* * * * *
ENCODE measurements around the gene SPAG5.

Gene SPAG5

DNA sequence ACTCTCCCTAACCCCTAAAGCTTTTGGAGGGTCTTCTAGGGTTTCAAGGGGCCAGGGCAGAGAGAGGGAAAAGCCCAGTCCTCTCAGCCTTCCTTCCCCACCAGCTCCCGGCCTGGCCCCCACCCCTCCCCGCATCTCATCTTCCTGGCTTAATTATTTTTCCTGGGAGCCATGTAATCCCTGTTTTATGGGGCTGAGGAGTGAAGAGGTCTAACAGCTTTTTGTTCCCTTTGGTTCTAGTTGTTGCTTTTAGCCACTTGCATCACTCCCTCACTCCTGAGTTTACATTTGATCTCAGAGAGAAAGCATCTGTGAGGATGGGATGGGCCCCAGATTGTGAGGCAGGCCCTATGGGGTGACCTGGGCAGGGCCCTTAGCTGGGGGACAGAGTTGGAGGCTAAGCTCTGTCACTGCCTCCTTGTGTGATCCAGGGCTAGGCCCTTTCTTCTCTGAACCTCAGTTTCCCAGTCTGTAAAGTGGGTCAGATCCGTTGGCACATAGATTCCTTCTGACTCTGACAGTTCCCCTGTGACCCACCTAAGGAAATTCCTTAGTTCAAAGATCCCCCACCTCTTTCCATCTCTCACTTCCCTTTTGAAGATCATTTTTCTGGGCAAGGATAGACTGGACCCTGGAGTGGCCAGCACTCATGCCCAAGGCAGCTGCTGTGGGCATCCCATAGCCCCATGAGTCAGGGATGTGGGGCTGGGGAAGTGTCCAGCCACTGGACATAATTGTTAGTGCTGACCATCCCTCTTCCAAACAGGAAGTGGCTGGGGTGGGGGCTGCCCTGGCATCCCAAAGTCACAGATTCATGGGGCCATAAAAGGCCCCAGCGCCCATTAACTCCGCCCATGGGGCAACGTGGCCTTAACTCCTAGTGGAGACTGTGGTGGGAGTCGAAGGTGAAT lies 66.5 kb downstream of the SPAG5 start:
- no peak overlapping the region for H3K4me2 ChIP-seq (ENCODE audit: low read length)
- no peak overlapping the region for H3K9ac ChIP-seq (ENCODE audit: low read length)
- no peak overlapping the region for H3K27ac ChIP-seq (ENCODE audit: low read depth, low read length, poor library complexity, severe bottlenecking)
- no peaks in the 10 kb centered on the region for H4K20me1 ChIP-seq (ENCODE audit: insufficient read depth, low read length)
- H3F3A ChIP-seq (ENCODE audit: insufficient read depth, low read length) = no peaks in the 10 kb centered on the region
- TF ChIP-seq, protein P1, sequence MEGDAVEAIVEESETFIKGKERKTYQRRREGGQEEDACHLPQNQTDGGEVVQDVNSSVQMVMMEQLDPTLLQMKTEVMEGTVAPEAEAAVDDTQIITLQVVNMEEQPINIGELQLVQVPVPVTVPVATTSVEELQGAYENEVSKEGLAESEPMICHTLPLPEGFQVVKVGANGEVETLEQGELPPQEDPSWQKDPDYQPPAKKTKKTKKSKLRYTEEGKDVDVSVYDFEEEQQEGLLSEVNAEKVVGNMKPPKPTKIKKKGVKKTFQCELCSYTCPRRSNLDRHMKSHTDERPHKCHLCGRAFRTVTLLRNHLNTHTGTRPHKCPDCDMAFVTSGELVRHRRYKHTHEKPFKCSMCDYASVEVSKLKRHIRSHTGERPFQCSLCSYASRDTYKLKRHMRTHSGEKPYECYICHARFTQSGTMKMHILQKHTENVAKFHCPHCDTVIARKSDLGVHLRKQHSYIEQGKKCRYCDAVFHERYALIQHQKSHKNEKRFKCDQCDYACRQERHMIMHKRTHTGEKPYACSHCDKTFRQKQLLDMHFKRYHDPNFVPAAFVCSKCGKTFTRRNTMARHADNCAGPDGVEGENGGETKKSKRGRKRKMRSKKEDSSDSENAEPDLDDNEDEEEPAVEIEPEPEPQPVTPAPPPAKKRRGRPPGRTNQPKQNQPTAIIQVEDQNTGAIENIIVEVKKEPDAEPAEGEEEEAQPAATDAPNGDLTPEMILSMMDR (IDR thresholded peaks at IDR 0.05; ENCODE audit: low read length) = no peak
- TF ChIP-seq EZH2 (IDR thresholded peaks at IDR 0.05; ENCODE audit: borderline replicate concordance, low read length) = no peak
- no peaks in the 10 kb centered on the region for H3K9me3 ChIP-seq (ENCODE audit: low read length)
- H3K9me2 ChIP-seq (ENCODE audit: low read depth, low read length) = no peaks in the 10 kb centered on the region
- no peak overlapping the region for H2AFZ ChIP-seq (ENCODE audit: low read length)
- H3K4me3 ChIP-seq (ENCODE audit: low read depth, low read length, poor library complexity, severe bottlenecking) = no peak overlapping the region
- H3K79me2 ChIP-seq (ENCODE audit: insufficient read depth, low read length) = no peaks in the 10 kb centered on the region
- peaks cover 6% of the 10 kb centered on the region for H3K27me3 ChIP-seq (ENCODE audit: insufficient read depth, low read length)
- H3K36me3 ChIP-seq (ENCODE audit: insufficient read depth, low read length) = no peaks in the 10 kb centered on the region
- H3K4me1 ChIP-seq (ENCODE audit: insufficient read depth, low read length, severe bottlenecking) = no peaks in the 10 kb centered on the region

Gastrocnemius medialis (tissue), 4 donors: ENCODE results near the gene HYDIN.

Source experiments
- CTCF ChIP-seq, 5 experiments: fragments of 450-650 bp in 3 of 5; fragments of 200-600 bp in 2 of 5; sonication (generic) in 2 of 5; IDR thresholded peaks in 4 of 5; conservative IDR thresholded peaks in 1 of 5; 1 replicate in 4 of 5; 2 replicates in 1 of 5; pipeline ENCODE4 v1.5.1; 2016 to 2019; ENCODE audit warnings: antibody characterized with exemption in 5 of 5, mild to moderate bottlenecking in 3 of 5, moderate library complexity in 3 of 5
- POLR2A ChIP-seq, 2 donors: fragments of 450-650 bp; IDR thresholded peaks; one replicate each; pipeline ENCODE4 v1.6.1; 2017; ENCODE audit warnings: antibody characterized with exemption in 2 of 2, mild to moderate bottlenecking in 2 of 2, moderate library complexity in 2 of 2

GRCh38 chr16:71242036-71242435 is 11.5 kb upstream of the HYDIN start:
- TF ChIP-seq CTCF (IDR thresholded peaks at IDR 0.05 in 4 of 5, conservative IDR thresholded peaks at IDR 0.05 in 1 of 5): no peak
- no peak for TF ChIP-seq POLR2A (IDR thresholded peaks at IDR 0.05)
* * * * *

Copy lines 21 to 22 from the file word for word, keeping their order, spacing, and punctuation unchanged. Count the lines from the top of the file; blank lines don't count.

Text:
- CTCF ChIP-seq, 5 experiments: fragments of 450-650 bp in 3 of 5; fragments of 200-600 bp in 2 of 5; sonication (generic) in 2 of 5; IDR thresholded peaks in 4 of 5; conservative IDR thresholded peaks in 1 of 5; 1 replicate in 4 of 5; 2 replicates in 1 of 5; pipeline ENCODE4 v1.5.1; 2016 to 2019; ENCODE audit warnings: antibody characterized with exemption in 5 of 5, mild to moderate bottlenecking in 3 of 5, moderate library complexity in 3 of 5
- POLR2A ChIP-seq, 2 donors: fragments of 450-650 bp; IDR thresholded peaks; one replicate each; pipeline ENCODE4 v1.6.1; 2017; ENCODE audit warnings: antibody characterized with exemption in 2 of 2, mild to moderate bottlenecking in 2 of 2, moderate library complexity in 2 of 2